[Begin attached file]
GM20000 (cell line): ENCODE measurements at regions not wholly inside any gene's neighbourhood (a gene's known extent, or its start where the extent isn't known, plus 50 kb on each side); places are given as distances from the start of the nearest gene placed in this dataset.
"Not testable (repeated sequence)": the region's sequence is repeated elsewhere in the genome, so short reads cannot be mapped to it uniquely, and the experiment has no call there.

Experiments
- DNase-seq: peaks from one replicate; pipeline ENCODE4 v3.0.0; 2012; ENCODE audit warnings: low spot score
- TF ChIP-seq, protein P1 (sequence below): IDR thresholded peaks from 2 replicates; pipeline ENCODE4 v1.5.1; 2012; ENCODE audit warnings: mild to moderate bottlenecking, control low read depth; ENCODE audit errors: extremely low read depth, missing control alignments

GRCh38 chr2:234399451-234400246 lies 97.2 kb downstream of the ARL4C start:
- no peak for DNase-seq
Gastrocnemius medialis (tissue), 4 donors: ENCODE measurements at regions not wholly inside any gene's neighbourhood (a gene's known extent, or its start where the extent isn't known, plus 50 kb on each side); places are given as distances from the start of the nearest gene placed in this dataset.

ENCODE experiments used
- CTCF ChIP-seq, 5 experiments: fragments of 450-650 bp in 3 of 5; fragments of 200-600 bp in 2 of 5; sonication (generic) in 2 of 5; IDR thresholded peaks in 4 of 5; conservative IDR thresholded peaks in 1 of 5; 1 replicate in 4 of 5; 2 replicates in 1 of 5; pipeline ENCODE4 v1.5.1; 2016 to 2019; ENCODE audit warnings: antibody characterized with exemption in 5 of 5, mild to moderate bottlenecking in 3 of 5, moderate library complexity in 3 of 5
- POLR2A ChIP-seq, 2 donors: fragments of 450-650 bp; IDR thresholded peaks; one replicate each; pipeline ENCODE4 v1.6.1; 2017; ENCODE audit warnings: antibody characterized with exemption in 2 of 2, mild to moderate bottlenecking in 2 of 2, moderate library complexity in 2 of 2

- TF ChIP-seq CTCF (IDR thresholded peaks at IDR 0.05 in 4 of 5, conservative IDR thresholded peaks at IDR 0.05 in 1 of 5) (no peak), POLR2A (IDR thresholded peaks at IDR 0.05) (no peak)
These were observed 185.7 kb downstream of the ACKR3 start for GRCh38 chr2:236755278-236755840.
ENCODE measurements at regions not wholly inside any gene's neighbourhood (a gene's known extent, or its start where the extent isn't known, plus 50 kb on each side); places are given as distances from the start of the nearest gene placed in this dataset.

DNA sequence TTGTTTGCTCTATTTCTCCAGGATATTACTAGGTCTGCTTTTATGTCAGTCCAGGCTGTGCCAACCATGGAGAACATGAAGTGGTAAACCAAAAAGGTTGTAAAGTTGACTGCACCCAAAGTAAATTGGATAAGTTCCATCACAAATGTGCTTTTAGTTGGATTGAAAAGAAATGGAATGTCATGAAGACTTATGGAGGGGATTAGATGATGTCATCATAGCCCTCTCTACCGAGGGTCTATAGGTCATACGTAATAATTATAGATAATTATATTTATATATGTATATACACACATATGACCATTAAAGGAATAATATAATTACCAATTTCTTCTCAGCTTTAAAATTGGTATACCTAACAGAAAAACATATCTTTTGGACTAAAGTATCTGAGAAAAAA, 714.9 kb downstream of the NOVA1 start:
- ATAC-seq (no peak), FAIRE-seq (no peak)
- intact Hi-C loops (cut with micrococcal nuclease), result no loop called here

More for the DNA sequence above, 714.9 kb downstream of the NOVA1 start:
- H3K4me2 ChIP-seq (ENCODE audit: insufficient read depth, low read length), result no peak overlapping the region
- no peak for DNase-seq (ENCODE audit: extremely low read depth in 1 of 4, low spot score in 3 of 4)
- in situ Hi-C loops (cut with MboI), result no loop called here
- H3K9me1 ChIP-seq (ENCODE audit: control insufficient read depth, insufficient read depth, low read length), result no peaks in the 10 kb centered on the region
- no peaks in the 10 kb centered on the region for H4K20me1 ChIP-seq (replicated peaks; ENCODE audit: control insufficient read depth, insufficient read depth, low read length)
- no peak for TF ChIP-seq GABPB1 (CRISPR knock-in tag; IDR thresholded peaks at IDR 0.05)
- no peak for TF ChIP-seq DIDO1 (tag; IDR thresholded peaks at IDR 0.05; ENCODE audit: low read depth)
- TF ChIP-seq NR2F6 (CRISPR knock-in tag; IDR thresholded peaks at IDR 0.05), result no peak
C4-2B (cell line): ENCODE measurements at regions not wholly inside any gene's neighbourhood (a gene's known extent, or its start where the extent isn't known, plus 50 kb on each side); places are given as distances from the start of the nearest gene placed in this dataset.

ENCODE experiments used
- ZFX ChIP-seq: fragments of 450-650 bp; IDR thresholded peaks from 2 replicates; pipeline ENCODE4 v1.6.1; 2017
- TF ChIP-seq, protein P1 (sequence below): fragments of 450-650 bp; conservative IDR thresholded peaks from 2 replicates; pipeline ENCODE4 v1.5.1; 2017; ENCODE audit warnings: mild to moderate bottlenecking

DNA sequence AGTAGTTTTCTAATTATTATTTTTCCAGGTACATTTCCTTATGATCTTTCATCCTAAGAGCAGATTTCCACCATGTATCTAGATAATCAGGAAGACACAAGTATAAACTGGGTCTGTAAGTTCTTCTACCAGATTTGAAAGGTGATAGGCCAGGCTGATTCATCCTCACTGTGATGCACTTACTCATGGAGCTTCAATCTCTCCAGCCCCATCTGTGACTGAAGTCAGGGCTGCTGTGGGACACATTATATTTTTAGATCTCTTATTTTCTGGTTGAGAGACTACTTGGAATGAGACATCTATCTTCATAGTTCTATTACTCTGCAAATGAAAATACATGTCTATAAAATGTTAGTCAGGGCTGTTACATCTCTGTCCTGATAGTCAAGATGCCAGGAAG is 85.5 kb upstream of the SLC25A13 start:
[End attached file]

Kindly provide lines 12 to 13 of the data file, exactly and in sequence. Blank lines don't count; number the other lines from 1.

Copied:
- TF ChIP-seq CTCF (IDR thresholded peaks at IDR 0.05 in 4 of 5, conservative IDR thresholded peaks at IDR 0.05 in 1 of 5) (no peak), POLR2A (IDR thresholded peaks at IDR 0.05) (no peak)
These were observed 185.7 kb downstream of the ACKR3 start for GRCh38 chr2:236755278-236755840.